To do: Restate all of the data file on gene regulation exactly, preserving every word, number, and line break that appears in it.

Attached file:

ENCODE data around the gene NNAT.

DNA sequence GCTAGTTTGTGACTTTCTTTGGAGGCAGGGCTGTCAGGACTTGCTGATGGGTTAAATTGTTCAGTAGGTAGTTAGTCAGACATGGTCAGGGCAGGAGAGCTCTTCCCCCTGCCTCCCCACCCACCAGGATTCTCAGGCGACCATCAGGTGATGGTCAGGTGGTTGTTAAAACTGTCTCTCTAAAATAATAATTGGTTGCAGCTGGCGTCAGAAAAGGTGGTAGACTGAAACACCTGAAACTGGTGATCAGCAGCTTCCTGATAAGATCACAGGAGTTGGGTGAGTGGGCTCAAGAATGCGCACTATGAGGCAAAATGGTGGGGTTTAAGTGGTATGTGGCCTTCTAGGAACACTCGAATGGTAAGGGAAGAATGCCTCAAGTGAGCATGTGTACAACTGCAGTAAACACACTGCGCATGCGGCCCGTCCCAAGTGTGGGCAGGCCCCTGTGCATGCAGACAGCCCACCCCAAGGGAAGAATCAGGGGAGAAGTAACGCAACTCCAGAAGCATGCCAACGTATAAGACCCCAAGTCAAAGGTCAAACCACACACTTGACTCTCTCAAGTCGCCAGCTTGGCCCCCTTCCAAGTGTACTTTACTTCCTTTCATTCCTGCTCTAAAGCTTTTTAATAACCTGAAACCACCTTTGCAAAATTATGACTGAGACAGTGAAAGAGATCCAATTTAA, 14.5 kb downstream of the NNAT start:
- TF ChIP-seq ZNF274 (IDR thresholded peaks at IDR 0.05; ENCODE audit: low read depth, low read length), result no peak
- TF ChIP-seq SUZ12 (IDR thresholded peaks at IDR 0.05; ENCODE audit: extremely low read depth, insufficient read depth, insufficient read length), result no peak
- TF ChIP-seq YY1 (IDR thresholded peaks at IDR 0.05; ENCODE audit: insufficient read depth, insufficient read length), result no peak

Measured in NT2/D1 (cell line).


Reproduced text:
ENCODE data around the gene NNAT.

DNA sequence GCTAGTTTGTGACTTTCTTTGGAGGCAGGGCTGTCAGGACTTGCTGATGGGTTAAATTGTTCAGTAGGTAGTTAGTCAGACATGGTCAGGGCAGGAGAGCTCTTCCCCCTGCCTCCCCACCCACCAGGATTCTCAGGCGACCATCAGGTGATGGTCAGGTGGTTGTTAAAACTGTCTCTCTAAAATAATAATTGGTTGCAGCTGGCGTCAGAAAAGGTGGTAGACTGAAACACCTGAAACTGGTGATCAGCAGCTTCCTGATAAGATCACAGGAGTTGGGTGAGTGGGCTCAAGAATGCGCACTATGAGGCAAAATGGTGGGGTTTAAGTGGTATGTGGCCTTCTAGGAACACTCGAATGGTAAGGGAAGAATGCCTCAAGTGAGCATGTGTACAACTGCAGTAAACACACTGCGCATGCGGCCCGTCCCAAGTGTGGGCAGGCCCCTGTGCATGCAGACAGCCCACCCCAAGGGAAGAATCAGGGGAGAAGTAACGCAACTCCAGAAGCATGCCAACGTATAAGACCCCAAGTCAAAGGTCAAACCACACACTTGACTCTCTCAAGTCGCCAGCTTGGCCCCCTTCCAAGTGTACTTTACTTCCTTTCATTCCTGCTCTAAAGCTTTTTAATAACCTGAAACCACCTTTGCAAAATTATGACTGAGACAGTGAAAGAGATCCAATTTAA, 14.5 kb downstream of the NNAT start:
- TF ChIP-seq ZNF274 (IDR thresholded peaks at IDR 0.05; ENCODE audit: low read depth, low read length), result no peak
- TF ChIP-seq SUZ12 (IDR thresholded peaks at IDR 0.05; ENCODE audit: extremely low read depth, insufficient read depth, insufficient read length), result no peak
- TF ChIP-seq YY1 (IDR thresholded peaks at IDR 0.05; ENCODE audit: insufficient read depth, insufficient read length), result no peak

Measured in NT2/D1 (cell line).